Transcutaneous oxygen monitors: These should not be left in place for more than one hour without surveillance. Non-blanchable erythema and hyper pigmented skin craters following prolonged contact can occur. Karaya electrodes seem to be less traumatic. Placement of electrodes on the limbs may facilitate frequent auscultation.
Minimal use of tape and adhesive: Tapes and adhesives should be used on small areas of skin and removed gently with warm water soaked gauze and diluted soap but not alcohol, which may irritate. A pectin-based skin barrier may be used, when frequent application and removal of adhesives is needed.
Emollients: Emollients are safe and effective in neonatal peeling and scaling dermatitis. They decrease fragility, improve wound care and help to protect infants. Vegetable oil (e.g. olive oil), lanolin and petrolatum – based ointments reduce scaling and fissure, and enhance cutaneous hydration.
Transparent cover: Use of a transparent covering over the isolette on small premature infants may help to decrease insensible water losses.
Reduction of water loss: Water loss can be reduced by humidification of the surrounding air, use of plastic bubble blankets, heat shields or topical application of paraffin.
NEONATAL SKIN CARE
After birth, neonatal skin is exposed to air, temperature changes, friction, microbes etc. Maintaining skin integrity and preventing exposure to toxic substances in childhood assures healthy skin for several years ahead.
At birth, microbial colonization of skin is nil. Within a few days, aerobic flora colonizes over the groins, axillae and scalp. Coagulase-negative Staphylococci (Staphylococcus epidermidis) is the commonest followed by S. aureus. The latter is usually due to contamination by the mother or nursing staff.
SKIN CARE AT BIRTH
Removal of Vernix Caseosa
At birth, newborn skin is coated with vernix caseosa, blood, meconium and cellular debris. Premature infants tend to have less vernix than term babies and the post mature little or none. There is considerable inter-individual variation. It is unclear whether vernix gives mechanical or microbial protection. It is wiped off with a clean towel after birth.
Washing and Bathing
A bath cleans the infant completely. It should not last for more than five minutes. Infants may be bathed immediately after birth. The water should be sterilized by boiling, but the temperature of the bath -water should not exceed 37° C. A solid or liquid soap or a syndet may be used to clean the baby. Bubbles bath used can irritate or dry the skin. Soap should be thoroughly rinsed, and the baby patted dry especially in folds.
Napkin should be changed frequently, at least at each nursing and feeding time. Baby should be washed in lukewarm water and dried thoroughly. Partial occlusive agent like mineral oil application can act as a physiological barrier. Skin should be thoroughly air-dried each time the diaper is changed. Powder may be applied in the skin folds after drying. Soaps should preferably be avoided or they should be mild. Nappies should be home laundered with mild detergents. Nappy pads with cotton padding are more suited.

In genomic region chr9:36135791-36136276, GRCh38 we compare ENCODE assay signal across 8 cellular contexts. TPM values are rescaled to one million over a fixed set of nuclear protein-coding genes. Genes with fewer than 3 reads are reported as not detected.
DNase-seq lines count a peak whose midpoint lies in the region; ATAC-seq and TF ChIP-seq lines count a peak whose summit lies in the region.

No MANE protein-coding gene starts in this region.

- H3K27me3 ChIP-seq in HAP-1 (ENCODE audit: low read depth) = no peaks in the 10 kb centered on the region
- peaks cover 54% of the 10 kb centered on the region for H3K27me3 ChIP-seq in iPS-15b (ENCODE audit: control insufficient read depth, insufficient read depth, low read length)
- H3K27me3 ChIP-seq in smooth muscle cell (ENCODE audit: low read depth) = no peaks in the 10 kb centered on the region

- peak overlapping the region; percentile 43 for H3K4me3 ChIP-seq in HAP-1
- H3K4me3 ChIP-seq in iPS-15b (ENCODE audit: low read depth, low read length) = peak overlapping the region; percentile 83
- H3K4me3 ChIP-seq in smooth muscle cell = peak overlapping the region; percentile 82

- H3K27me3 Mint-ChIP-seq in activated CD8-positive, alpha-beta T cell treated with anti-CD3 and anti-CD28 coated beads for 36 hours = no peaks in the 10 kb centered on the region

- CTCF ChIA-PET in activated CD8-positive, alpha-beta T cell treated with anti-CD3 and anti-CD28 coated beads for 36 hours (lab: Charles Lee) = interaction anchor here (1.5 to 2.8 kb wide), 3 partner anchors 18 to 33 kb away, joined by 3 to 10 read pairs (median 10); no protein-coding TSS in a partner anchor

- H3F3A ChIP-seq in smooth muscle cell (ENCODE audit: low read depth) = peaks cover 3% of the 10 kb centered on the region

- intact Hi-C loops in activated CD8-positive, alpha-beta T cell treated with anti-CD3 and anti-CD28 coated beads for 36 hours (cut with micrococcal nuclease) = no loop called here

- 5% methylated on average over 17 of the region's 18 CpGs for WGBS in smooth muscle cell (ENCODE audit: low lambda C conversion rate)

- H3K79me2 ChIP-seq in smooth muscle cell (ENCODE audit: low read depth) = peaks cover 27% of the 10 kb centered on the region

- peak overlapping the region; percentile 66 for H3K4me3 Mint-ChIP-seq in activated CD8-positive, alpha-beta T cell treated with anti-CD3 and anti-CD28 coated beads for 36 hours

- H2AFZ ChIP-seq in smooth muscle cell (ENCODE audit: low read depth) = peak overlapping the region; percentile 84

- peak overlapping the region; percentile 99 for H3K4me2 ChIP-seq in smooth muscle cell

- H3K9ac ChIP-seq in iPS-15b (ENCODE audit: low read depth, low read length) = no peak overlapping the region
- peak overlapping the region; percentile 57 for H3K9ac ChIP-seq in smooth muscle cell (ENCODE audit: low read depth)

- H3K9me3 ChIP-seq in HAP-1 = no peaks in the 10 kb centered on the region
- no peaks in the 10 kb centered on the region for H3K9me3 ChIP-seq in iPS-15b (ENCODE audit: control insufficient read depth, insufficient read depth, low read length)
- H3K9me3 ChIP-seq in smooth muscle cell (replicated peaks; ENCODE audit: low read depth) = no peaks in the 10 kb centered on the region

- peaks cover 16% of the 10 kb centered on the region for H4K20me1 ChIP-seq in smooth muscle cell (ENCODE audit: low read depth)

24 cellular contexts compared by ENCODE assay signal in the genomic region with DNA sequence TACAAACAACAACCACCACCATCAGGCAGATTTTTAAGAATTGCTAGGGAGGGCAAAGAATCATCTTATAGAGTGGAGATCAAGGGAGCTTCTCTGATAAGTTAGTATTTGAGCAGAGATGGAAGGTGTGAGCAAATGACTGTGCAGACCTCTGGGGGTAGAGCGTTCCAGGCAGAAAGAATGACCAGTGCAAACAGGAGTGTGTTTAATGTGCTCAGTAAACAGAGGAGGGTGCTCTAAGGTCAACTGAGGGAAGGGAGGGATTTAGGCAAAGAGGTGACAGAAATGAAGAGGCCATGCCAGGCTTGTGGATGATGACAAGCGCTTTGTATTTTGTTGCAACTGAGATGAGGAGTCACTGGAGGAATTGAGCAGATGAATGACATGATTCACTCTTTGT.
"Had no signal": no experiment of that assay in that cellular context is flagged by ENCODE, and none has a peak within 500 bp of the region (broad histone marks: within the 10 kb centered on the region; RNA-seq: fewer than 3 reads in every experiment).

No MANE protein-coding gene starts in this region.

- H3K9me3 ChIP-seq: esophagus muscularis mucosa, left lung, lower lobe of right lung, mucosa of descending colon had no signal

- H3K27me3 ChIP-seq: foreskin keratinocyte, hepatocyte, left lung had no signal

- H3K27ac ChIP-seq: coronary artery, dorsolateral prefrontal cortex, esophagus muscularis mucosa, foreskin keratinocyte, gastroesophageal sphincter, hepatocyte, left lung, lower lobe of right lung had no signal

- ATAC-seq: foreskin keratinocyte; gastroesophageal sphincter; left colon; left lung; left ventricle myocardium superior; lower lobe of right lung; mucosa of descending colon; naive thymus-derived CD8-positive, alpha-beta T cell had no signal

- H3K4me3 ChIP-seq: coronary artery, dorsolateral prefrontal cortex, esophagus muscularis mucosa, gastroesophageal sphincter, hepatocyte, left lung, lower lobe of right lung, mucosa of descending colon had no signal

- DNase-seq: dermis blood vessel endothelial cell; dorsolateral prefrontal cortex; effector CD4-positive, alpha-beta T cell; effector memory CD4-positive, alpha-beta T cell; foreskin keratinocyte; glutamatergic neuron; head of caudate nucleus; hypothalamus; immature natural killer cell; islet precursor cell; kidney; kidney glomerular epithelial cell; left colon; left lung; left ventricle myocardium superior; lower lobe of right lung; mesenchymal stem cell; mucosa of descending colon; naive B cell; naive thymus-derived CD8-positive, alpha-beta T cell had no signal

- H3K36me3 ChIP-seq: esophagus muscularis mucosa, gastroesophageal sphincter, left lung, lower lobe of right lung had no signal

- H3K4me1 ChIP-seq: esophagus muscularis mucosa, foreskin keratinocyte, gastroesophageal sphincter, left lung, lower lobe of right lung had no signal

Shampoos may be rarely used. On first signs of seborreic dermatitis, application of mineral or animal oil limits the spread.
They should be trimmed short and kept clean.
Cotton swabs soaked in boiling water may be used without injury to the canals.
After birth, the umbilical cord dries out and falls within 5–10 days. Certain products containing eosin or other stains are applied. They act as drying agents rather than as antiseptics.
SKIN CARE OF THE TERM BABY AND INFANT
A large number of over-the-counter cosmetics for children are available in the market. In addition to the prescribed medical treatment, infants’ skin is at risk by these cosmetics.
Role of Cosmetic Products
Several types of products are used like detergents in the form of soaps or shampoos, antiseptics, emollients etc.
Detergents: Detergent is a substance capable of cleaning the skin by removing impurities like dust, greasy substances and micro-organisms. These act by reducing surface tension between water and air, creating a foaming effect. Foaming power is directly proportional to skin damage. Its usage should be followed by a thorough rinsing.
Soaps are alkalis with delipidating effect on the skin. In hard water, soaps tend to precipitate.
Syndets: These are composed of tensioactive cleansing agents with detergent quality, produce little foam and minimal irritation. They should be used with moisture as an additive.
Bubble Bath Products: Prolonged bath may irritate the genital mucosa.
Shampoos: These contain anionic tensioactive agents which ensure adequate cleansing. The pH should be equivalent to that of tears and have low ocular irritation index. Medicated shampoos containing selenium sulphide, zinc pyrithione and ketoconazole may be used for seborreic dermatitis.
Antiseptics: Risk of toxicity due to absorption is high with these topical medications, due to increased surface area, immature barrier and other factors. Biguanides and amidines are better for use in infants. Dilution, application time and rinsing conditions need to be determined since the action is time-dependent.
Emollients: Emollients can be applied on normal as well as pathologic skin and reduces imperceptible water loss.
Protective creams: Protective creams are used to reduce the risk of irritation, particularly napkin rash. These contain a fatty phase, an aqueous phase, a surfactant, zinc oxide, scents and preservatives. They can paradoxically increase occlusion and cause napkin dermatitis. Early sensitization can occur with certain preservatives.
Powders: These are used to prevent maceration over the skin folds in infants. Excessive use may cause miliaria
Role of Massage
Touch helps in growth and development of the child. Massage with oil is better than without. The oil should be smooth, of optimum viscosity, frictionless and non-occlusive. Mineral oil is one of the best ingredients. Gentle massage can be practiced from 10th day till 10th year of life. Massage given by the mother helps in developing bondage between the mother and the baby. Complete head to toe massage can be given daily.